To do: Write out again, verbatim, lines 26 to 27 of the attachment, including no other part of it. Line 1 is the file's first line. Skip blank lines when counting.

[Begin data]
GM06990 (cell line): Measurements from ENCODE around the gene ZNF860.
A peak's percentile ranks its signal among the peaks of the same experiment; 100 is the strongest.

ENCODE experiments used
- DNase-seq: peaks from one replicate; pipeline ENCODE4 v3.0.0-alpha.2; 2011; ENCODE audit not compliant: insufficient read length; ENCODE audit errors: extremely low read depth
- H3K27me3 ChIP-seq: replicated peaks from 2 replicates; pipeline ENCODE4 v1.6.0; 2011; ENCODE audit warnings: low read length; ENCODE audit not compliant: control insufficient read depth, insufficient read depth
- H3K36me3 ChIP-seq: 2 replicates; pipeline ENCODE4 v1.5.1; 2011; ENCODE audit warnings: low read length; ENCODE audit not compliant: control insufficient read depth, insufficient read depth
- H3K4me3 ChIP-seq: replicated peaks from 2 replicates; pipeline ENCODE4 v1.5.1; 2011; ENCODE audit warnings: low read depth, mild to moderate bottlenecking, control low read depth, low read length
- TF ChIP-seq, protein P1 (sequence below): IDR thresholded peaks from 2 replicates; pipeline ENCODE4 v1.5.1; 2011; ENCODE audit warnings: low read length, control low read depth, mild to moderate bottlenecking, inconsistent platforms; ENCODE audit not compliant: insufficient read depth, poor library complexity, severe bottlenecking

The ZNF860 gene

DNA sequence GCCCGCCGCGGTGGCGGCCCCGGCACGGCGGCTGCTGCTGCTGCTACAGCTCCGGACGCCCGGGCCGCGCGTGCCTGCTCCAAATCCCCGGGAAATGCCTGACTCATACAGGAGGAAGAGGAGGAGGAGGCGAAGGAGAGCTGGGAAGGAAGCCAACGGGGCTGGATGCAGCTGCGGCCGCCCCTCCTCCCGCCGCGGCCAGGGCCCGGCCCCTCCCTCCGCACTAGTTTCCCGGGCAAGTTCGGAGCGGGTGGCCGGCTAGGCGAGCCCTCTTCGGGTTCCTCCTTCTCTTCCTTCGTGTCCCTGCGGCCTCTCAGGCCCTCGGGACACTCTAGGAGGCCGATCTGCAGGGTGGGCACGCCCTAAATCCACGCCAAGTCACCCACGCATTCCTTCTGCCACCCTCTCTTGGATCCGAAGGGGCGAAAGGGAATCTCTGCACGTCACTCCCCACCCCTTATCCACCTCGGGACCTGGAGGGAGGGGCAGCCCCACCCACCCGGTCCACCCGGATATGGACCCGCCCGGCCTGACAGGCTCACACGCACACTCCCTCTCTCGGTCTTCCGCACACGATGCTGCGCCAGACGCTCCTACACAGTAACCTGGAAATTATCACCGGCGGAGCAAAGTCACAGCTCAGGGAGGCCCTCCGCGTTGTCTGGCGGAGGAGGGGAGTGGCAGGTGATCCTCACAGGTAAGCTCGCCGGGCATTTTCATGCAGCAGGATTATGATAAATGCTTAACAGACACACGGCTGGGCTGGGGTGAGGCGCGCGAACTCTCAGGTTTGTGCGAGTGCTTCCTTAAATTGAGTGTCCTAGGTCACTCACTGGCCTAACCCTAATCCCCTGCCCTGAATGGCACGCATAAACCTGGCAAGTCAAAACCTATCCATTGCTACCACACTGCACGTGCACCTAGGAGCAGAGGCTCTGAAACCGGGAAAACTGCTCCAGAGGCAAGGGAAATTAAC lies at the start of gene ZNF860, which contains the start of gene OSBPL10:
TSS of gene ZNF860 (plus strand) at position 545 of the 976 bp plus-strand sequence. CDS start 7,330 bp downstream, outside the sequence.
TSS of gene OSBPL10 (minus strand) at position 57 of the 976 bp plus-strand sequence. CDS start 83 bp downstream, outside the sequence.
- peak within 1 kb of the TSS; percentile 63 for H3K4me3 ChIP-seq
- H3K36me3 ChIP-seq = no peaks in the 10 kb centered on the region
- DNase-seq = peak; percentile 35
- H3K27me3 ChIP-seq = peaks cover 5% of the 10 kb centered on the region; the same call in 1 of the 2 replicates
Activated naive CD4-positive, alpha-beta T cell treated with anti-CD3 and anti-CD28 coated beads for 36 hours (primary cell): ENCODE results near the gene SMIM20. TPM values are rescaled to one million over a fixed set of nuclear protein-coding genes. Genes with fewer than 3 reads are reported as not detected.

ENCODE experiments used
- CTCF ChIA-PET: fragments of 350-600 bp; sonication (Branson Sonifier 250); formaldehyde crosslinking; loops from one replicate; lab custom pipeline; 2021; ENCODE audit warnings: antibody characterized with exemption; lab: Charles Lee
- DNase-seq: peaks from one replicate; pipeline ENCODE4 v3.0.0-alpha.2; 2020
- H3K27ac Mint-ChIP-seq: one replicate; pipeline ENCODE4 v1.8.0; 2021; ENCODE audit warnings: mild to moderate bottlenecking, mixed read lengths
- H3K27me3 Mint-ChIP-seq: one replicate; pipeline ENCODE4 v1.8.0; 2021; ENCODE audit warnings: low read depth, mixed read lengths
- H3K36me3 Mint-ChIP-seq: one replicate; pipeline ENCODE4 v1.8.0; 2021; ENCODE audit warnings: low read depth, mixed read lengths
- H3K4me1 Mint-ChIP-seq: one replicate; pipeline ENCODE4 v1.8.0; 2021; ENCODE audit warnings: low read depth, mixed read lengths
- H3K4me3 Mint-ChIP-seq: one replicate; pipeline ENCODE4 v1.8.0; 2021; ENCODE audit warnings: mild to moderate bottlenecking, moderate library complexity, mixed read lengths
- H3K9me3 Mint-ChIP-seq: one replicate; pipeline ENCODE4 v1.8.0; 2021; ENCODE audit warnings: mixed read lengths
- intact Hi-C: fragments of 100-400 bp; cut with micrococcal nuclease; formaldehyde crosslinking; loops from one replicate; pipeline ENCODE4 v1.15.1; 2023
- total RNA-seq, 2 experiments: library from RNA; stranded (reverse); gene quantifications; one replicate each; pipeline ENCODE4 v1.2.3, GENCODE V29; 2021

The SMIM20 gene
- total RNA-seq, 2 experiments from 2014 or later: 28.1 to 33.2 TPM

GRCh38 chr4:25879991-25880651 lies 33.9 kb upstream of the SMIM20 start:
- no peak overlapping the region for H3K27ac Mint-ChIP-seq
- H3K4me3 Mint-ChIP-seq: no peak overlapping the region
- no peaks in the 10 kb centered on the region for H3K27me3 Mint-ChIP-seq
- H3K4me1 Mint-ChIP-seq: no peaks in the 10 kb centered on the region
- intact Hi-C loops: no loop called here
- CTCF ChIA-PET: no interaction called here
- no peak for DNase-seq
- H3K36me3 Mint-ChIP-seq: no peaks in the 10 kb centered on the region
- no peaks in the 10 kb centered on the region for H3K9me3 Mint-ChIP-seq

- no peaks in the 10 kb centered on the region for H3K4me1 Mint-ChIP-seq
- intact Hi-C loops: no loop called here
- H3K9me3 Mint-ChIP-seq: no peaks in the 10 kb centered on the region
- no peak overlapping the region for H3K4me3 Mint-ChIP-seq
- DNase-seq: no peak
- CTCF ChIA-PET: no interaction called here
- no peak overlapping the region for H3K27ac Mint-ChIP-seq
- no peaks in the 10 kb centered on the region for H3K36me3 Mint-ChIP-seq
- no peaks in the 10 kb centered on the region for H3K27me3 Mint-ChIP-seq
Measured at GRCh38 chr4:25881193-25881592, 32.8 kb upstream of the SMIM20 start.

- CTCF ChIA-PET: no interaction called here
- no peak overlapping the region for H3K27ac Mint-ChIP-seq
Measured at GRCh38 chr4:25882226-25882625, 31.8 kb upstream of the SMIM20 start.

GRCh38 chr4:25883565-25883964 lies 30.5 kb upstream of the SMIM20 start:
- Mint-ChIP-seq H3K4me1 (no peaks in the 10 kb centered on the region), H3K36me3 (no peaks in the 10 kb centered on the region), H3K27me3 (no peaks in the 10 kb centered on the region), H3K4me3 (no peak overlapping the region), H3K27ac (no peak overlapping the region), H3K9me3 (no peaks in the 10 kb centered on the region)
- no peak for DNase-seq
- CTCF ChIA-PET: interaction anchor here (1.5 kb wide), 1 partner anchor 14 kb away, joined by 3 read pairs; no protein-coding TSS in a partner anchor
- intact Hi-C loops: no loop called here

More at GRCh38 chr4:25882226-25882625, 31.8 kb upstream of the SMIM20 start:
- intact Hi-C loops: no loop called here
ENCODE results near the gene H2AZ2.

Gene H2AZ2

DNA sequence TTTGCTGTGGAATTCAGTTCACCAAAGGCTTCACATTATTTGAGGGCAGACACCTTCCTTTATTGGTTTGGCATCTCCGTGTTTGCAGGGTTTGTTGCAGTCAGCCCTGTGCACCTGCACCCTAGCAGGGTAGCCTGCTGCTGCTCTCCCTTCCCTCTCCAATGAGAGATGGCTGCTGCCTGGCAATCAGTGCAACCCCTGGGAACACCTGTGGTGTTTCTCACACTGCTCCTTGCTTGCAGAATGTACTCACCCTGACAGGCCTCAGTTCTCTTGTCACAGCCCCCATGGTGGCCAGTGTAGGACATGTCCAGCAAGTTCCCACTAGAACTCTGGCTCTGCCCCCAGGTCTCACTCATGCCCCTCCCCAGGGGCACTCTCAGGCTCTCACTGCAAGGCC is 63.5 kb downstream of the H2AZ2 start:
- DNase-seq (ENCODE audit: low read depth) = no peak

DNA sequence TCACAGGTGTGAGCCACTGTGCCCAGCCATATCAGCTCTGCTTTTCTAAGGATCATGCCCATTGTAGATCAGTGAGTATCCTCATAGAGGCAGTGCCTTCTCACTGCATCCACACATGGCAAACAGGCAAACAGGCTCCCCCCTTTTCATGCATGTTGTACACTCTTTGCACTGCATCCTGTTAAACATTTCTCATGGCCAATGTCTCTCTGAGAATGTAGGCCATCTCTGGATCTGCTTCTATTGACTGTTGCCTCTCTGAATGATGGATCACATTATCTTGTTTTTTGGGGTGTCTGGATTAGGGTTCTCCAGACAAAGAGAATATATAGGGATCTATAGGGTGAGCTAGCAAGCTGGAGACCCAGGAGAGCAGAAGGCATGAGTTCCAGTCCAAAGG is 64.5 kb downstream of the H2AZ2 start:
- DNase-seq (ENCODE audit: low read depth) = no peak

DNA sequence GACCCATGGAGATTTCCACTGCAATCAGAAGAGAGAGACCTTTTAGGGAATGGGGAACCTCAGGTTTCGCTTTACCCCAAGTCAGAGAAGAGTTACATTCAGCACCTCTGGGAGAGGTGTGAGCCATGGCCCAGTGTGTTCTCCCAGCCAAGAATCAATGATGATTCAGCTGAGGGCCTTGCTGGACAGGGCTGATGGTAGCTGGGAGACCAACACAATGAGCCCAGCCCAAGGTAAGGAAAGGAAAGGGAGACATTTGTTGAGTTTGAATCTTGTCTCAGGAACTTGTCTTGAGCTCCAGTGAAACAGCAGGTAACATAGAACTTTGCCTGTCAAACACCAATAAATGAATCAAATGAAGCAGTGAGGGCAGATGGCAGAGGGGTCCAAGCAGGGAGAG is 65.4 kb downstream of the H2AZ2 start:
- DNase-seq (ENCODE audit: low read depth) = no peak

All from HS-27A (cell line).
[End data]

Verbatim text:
- H3K9me3 Mint-ChIP-seq: one replicate; pipeline ENCODE4 v1.8.0; 2021; ENCODE audit warnings: mixed read lengths
- intact Hi-C: fragments of 100-400 bp; cut with micrococcal nuclease; formaldehyde crosslinking; loops from one replicate; pipeline ENCODE4 v1.15.1; 2023